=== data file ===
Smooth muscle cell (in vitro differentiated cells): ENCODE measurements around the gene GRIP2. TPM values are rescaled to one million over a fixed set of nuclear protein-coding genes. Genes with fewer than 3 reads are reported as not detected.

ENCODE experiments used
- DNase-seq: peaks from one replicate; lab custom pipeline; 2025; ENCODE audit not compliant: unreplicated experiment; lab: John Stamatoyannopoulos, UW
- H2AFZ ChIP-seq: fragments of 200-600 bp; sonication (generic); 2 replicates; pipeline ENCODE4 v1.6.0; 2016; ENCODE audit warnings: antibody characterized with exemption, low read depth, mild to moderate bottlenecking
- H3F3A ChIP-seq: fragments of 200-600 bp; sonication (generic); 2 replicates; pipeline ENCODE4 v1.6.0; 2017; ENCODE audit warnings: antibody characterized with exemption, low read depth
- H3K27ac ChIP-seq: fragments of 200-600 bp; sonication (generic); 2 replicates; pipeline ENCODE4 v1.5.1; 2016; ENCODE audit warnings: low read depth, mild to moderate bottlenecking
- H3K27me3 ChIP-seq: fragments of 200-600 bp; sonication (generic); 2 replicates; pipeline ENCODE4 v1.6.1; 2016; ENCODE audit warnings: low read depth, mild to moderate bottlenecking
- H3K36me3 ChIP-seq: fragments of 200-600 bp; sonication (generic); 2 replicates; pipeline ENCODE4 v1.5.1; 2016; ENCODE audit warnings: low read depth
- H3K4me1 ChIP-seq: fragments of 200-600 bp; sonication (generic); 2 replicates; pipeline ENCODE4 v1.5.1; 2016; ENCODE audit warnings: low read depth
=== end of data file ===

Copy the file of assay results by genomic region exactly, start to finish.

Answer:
Smooth muscle cell (in vitro differentiated cells): ENCODE measurements around the gene GRIP2. TPM values are rescaled to one million over a fixed set of nuclear protein-coding genes. Genes with fewer than 3 reads are reported as not detected.

ENCODE experiments used
- DNase-seq: peaks from one replicate; lab custom pipeline; 2025; ENCODE audit not compliant: unreplicated experiment; lab: John Stamatoyannopoulos, UW
- H2AFZ ChIP-seq: fragments of 200-600 bp; sonication (generic); 2 replicates; pipeline ENCODE4 v1.6.0; 2016; ENCODE audit warnings: antibody characterized with exemption, low read depth, mild to moderate bottlenecking
- H3F3A ChIP-seq: fragments of 200-600 bp; sonication (generic); 2 replicates; pipeline ENCODE4 v1.6.0; 2017; ENCODE audit warnings: antibody characterized with exemption, low read depth
- H3K27ac ChIP-seq: fragments of 200-600 bp; sonication (generic); 2 replicates; pipeline ENCODE4 v1.5.1; 2016; ENCODE audit warnings: low read depth, mild to moderate bottlenecking
- H3K27me3 ChIP-seq: fragments of 200-600 bp; sonication (generic); 2 replicates; pipeline ENCODE4 v1.6.1; 2016; ENCODE audit warnings: low read depth, mild to moderate bottlenecking
- H3K36me3 ChIP-seq: fragments of 200-600 bp; sonication (generic); 2 replicates; pipeline ENCODE4 v1.5.1; 2016; ENCODE audit warnings: low read depth
- H3K4me1 ChIP-seq: fragments of 200-600 bp; sonication (generic); 2 replicates; pipeline ENCODE4 v1.5.1; 2016; ENCODE audit warnings: low read depth